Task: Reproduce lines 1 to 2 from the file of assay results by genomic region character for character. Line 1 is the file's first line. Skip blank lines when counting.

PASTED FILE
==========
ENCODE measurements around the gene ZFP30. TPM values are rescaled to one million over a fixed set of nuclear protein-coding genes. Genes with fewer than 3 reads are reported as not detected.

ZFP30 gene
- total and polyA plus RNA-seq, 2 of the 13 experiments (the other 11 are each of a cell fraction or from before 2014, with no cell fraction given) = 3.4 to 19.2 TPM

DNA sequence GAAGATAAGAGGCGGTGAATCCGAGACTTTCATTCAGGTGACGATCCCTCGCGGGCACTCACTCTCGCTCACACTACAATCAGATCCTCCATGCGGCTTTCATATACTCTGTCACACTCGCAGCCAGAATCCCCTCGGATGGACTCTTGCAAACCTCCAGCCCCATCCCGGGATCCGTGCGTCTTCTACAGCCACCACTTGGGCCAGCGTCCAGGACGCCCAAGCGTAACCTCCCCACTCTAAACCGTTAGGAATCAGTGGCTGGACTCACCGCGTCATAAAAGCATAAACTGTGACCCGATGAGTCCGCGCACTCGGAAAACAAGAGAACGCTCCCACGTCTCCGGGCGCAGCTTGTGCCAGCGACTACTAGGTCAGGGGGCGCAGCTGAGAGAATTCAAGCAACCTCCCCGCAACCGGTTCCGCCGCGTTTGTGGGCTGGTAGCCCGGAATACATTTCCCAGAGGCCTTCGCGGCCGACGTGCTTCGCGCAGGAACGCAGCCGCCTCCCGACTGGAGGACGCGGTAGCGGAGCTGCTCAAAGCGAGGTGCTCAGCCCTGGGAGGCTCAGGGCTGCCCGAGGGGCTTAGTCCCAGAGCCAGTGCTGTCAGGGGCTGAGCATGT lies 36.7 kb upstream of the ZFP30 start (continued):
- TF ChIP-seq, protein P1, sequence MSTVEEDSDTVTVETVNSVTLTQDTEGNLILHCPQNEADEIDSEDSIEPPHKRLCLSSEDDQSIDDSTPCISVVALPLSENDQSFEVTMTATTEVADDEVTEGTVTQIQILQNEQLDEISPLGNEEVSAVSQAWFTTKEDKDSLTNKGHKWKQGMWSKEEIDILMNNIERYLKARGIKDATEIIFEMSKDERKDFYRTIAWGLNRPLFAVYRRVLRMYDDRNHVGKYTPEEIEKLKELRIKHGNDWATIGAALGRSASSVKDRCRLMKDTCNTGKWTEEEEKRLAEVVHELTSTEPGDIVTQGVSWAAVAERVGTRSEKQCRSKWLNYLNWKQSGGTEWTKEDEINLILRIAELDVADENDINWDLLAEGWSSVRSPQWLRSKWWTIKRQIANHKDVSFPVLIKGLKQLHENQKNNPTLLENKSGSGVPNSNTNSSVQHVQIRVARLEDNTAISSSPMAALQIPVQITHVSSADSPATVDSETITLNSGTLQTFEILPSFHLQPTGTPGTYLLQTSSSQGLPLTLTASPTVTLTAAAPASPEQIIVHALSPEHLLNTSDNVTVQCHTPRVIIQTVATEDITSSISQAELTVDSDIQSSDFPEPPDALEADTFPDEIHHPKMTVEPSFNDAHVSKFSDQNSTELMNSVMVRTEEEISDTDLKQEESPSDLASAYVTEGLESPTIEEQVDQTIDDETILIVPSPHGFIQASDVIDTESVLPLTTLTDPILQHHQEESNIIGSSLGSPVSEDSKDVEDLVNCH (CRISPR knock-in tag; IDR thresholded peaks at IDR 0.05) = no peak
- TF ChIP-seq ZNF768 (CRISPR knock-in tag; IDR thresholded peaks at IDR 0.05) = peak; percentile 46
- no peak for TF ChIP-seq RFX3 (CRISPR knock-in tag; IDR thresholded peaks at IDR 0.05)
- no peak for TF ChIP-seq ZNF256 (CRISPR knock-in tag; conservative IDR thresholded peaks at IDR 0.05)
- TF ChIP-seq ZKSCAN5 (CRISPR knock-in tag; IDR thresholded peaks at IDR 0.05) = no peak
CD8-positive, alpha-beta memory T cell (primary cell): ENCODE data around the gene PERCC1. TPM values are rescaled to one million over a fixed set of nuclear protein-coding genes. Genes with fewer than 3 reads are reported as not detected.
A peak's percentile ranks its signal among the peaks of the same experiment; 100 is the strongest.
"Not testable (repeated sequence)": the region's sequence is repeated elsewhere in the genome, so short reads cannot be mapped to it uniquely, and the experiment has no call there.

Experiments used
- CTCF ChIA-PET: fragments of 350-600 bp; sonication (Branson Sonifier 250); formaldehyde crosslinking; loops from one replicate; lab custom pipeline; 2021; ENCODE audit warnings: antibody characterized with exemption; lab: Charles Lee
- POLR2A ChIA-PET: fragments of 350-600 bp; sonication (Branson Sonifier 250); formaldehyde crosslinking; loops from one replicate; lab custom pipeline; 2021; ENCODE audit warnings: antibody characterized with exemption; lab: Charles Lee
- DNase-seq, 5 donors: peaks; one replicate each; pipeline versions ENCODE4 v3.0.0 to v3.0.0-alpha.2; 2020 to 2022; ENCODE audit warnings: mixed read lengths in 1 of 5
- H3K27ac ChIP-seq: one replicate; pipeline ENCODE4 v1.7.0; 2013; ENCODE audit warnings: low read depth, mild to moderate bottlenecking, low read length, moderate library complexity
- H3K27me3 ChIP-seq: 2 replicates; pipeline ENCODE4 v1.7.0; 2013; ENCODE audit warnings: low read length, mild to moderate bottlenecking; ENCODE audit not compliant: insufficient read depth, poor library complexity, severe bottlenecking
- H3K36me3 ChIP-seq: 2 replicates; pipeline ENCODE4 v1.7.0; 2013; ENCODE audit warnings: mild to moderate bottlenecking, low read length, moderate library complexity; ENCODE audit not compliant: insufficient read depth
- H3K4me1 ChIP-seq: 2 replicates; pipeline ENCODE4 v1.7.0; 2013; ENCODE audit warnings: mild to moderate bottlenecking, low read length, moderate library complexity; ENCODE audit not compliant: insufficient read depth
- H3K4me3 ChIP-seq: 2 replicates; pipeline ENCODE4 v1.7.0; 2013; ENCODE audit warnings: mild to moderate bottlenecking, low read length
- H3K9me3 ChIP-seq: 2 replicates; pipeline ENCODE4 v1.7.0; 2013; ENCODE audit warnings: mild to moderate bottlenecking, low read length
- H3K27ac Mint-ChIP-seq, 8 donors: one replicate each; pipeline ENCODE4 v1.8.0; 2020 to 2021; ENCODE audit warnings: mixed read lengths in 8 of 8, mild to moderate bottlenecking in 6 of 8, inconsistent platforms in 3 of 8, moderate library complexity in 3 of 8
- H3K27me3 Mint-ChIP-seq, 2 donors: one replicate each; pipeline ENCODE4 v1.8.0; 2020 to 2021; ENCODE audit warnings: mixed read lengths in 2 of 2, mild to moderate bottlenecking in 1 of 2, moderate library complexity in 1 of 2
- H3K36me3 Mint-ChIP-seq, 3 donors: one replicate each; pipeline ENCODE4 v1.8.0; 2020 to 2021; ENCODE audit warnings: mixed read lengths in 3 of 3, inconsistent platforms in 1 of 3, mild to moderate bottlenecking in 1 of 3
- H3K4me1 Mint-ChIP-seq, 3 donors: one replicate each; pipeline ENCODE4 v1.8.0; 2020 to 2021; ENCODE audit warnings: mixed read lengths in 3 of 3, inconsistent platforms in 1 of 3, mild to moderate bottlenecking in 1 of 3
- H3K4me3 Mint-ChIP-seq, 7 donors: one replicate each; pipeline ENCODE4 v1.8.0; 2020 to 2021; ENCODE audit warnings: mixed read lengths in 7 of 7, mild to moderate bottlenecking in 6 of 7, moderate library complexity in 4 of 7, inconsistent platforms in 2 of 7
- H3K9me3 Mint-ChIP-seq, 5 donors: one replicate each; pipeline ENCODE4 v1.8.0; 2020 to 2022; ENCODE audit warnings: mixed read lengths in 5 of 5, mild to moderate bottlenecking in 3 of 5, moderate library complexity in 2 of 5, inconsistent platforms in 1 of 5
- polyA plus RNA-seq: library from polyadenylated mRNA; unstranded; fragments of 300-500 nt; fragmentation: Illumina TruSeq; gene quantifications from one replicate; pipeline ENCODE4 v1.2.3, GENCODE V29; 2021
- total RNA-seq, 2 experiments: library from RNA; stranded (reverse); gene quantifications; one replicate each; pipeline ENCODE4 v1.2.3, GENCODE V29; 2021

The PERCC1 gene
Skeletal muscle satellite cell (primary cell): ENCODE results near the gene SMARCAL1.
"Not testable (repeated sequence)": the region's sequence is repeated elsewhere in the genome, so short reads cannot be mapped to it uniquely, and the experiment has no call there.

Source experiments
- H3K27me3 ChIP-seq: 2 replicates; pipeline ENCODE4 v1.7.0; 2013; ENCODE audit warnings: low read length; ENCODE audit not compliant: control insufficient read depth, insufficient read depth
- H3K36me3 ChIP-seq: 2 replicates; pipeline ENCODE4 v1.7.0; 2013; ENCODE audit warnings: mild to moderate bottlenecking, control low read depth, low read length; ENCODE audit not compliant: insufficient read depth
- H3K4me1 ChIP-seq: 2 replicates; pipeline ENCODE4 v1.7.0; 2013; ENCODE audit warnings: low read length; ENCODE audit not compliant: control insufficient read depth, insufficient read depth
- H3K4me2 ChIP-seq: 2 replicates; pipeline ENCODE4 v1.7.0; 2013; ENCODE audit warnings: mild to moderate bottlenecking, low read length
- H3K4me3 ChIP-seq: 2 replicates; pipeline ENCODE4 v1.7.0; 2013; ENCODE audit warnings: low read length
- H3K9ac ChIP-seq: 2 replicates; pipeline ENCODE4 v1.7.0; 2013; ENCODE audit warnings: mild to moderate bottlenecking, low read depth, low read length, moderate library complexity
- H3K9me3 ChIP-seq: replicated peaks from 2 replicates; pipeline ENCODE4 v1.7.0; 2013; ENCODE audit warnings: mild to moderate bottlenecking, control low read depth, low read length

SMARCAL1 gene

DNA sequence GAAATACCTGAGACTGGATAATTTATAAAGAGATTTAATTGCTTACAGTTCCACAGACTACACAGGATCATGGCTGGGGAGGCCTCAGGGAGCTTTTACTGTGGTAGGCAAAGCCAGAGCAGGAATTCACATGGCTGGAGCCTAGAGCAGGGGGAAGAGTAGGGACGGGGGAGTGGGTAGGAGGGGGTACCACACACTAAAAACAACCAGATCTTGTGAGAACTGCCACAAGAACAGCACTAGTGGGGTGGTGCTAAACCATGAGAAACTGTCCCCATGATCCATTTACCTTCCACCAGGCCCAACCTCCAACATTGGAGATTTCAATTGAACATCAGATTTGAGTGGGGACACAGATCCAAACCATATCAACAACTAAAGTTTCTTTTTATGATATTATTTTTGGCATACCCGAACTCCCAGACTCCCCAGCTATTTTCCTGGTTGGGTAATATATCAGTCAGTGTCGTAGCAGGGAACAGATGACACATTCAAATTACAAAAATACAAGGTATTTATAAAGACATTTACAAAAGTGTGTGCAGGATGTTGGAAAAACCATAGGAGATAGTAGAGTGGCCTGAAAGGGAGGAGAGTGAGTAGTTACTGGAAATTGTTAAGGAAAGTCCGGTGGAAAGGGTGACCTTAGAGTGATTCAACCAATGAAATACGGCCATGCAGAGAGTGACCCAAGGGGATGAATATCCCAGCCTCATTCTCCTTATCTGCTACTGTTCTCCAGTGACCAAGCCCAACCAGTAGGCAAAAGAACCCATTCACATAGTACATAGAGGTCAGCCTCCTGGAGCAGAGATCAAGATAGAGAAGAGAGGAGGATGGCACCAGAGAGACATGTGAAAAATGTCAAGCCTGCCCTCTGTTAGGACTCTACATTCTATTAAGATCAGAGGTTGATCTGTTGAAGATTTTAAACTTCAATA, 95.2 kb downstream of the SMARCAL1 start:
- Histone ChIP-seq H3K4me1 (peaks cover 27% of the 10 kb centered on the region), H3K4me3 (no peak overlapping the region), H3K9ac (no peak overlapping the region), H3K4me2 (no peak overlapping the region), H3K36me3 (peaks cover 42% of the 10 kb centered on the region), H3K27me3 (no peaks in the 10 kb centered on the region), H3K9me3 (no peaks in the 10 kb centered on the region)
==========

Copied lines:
ENCODE measurements around the gene ZFP30. TPM values are rescaled to one million over a fixed set of nuclear protein-coding genes. Genes with fewer than 3 reads are reported as not detected.

ZFP30 gene